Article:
High school dances and life lessons in negotiation.

When I was growing up one of my closer friends suddenly lost his father.

It really rattled me at the time, because his dad was really cool and one of those people who deeply connected with young people.

He did so by being open to them.

I remember one night in high school we sat at an event and while all the other teenagers were doing their thing, he quietly revealed to me a couple of secrets that unfortunately took me a few more decades to incorporate into my life.

Firstly, Pat helped me see that my self comparison to the other “kid’s coolness” had no place in establishing who I was.

In so doing he fearlessly contradicted the social norm of the time, where it was most often all about worrying what others might think.

Yet that was not the most important thing I learned from him that night.

My time with him also taught me something that I wouldn’t recognize as invaluable until I was blessed with children of my own and became very comfortable in my place as an active participant in their audience.

He taught me how transparently being your “cool” self can bridge the generation gap (or actually any gap between two people).

In those days the gap back was much wider.

At that time parents were “cool” on the golf course, and maybe at cocktail parties”.

But almost never in front of their kids.

Put another way when I grew up, there were not very many parents who shared tattoo sessions, edibles or Childish Gambino concerts with their kids.

Lessons learned from the previous generation were often at the root of defiance and protest.

Hugely differing ideologies anchored in fear, materialism and frustration often made the gap between my gen and the one before, appear unbridgeable to both sides.

But Pat chose to ignore that view, as he sat listening to the challenges of a socially awkward teenager, while the other adults were gathered in a corner exchanging insights on the challenges their kids created for them.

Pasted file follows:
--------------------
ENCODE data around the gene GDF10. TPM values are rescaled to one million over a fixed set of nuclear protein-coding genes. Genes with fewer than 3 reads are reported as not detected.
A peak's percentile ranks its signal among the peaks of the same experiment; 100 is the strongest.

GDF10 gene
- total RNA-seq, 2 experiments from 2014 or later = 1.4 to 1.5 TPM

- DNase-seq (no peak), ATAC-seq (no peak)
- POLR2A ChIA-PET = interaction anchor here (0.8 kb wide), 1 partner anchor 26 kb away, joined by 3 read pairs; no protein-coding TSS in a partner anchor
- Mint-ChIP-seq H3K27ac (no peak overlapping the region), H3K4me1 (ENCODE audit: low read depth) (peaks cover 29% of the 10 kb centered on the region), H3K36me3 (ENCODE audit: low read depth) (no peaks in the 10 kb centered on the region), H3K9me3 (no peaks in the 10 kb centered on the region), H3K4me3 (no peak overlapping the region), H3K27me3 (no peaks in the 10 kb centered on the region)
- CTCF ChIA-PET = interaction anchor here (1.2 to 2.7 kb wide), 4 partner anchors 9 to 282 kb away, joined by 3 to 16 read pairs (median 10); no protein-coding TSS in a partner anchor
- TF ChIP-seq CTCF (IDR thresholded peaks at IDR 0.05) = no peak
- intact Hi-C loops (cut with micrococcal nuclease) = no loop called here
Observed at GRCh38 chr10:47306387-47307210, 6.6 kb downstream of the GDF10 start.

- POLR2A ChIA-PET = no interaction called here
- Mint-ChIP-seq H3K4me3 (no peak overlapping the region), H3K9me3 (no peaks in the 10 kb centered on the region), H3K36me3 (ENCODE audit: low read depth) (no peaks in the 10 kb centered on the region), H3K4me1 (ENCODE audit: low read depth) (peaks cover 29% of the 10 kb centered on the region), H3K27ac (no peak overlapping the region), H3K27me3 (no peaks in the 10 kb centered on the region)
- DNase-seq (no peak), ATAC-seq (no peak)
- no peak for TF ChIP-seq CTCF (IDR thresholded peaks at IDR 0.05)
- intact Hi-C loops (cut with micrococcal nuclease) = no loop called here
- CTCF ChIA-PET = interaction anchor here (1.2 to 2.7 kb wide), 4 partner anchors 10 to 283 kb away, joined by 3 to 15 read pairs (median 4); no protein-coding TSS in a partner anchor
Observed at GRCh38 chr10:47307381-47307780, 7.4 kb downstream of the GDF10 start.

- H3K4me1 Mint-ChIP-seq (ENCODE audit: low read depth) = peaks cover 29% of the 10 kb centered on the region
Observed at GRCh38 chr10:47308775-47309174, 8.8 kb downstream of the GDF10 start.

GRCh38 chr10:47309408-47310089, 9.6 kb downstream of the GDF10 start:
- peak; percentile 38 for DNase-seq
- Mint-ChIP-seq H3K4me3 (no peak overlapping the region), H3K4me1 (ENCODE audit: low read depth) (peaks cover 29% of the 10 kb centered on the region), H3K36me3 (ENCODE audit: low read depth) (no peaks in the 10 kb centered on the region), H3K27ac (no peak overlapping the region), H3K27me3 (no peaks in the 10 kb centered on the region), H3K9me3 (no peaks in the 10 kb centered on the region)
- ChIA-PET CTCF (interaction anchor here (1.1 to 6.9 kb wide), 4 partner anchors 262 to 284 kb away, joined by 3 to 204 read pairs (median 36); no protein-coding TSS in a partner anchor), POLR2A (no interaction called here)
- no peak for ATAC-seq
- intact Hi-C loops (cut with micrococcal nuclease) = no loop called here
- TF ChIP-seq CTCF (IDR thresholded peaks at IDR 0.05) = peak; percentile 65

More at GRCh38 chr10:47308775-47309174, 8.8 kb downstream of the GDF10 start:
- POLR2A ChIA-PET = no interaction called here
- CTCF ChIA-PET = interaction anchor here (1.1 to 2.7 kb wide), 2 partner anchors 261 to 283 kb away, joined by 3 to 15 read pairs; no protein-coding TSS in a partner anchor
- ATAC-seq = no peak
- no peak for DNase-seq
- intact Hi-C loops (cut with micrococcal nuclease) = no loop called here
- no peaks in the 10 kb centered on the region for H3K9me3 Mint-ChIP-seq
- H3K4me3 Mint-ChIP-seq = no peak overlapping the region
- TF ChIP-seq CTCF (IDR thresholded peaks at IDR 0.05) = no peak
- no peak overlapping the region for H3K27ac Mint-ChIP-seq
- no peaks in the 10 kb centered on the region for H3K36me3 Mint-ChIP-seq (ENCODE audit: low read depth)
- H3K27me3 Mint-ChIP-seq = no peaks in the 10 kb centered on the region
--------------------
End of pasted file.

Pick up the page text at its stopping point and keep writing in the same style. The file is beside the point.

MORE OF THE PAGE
I remember, as he listened Pat didn’t trumpet solutions or speak from “on high“.

He identified with me.

Through empathy, he left me feeling less alone in my awkwardness and this was because he made himself approachable.

He did so by describing the lengths to which he went to, attempting to be cool.

I remember him telling me about how he would let his wet jeans dry on him after the wash, so they would be tighter fitting until the subsequent lack of blood flow made him faint.

And as he identified with my awkwardness he gained more credibility as a possible source of influence in my world.

Remember that in those days, parents established and maintained a sort of distance as a way of creating authority.

They did so both mimicking how they had been raised and in response to a world where the youth was rebelling in alarming ways.

In the end Pat’s legacy in my heart will always be, the thrill that I had taking a very active role in the activities my kids chose and even in the lives of their friends as they grew up.

He taught me a powerful lesson by openly expressing his passion for life and though the fragility of his foibles.

He identified with and then leveraged that commonality to see passion in others, so he could then share the benefits of his own experience.

Leaving me with a very key takeaway lesson in the art of connection- in order to bridge any gap one must first start by relating to the landscape on the other side.

5 thoughts on “High school dances and life lessons in negotiation.